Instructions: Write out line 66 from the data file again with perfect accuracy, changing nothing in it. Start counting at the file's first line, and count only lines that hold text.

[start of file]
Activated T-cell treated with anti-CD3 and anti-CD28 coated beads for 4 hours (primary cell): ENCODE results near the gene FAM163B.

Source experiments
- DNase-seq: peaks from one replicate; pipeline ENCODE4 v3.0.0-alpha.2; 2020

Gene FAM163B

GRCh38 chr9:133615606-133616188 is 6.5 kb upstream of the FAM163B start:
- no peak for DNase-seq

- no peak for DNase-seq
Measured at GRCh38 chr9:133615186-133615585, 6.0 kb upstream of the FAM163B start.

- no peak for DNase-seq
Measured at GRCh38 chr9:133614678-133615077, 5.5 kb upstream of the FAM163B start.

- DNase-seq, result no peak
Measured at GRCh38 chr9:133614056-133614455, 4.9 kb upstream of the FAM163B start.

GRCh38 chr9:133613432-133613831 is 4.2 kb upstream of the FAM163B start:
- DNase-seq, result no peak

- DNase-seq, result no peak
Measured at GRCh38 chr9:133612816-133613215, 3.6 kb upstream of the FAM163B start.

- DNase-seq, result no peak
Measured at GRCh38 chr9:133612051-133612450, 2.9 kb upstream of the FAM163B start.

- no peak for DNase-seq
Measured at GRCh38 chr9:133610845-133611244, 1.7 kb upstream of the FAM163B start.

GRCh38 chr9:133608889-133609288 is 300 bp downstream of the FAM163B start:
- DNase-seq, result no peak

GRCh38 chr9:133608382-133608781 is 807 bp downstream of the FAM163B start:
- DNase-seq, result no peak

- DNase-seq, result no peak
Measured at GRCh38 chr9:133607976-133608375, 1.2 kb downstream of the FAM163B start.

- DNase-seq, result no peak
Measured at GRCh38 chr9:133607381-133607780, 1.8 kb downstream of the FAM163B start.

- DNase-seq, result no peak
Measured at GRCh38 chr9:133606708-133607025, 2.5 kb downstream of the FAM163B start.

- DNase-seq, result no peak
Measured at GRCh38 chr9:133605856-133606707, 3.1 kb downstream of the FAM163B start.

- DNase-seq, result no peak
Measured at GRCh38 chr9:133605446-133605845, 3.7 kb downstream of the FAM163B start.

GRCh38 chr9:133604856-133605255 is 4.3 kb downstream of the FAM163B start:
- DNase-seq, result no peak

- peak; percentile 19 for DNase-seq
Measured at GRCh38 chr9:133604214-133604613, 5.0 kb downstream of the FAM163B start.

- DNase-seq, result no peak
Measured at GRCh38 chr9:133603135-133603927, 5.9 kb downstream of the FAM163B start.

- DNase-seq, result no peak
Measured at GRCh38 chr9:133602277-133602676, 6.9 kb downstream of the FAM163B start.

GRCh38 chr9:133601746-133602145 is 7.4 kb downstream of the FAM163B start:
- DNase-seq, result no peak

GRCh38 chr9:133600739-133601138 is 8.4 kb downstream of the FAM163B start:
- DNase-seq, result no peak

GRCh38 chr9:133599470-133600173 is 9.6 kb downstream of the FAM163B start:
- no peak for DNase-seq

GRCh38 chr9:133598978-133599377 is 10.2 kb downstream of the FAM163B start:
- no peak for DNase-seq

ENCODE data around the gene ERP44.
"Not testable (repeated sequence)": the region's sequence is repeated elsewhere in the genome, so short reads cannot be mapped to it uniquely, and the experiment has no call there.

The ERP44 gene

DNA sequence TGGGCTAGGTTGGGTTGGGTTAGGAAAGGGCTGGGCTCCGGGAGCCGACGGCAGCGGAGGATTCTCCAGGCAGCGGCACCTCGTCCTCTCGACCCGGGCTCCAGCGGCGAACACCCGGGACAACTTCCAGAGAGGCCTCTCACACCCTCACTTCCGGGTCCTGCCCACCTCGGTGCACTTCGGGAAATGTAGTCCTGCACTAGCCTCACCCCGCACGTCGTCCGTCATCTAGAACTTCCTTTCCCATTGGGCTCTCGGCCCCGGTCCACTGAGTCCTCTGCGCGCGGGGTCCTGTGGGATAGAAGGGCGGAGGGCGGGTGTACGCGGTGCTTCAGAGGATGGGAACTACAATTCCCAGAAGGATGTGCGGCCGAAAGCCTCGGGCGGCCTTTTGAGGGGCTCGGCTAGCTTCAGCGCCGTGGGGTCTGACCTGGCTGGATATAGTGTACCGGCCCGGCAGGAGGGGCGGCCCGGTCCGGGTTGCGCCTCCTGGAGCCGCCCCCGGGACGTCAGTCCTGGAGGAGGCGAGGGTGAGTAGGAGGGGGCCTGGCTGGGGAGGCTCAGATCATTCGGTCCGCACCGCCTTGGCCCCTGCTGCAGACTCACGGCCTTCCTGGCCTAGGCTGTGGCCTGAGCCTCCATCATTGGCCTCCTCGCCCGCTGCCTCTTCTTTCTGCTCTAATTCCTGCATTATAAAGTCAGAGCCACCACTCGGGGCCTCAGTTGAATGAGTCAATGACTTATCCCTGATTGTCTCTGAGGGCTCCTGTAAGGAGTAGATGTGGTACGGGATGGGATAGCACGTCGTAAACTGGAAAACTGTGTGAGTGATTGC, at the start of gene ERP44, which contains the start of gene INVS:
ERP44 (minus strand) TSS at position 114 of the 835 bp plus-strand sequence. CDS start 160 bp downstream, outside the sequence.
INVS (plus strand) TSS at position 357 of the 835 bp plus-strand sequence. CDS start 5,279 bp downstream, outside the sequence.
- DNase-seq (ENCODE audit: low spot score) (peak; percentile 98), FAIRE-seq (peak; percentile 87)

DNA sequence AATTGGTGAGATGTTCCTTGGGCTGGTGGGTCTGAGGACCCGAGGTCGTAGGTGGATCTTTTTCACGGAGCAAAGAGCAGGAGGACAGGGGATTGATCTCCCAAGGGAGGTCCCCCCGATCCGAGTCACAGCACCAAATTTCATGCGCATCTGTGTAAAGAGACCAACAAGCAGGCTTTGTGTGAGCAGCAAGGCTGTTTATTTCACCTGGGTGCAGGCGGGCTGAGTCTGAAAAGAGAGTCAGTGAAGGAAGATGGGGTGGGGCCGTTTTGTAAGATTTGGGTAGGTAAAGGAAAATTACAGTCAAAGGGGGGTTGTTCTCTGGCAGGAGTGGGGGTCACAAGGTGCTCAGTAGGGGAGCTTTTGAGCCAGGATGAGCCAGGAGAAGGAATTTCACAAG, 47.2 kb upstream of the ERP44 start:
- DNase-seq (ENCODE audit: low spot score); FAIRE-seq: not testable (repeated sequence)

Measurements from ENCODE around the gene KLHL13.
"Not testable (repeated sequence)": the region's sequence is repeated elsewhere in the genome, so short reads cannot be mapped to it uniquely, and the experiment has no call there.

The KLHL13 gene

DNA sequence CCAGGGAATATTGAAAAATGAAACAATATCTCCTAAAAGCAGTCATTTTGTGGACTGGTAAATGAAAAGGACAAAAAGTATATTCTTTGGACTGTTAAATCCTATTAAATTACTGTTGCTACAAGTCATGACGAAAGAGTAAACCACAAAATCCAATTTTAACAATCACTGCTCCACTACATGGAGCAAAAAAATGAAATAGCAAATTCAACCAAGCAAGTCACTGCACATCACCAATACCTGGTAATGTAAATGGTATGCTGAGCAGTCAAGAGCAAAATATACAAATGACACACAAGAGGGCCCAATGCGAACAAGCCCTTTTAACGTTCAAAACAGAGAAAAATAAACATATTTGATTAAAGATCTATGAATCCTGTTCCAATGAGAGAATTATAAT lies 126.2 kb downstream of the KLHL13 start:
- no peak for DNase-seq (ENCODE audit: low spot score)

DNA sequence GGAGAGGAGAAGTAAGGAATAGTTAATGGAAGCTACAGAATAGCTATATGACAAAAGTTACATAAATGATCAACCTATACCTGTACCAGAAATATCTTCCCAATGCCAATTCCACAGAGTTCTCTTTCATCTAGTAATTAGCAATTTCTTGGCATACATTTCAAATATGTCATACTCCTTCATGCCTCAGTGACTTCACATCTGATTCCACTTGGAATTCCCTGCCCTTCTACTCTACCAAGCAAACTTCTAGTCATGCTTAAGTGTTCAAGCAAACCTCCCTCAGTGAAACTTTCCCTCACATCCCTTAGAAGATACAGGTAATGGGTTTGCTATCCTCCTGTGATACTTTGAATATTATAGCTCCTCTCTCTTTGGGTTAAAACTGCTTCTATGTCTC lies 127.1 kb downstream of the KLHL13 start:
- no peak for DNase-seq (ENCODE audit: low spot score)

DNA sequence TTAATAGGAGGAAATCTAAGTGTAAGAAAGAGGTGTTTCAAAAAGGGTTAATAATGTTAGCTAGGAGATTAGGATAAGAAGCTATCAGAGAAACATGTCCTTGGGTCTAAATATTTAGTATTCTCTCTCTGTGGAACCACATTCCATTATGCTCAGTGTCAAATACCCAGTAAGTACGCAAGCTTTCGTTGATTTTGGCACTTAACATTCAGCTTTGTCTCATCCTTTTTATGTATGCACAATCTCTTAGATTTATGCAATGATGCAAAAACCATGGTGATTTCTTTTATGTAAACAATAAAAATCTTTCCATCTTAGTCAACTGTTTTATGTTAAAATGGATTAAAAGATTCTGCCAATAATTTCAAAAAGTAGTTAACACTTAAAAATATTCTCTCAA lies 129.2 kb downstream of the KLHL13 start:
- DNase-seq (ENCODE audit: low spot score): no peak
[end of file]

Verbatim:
- no peak for DNase-seq (ENCODE audit: low spot score)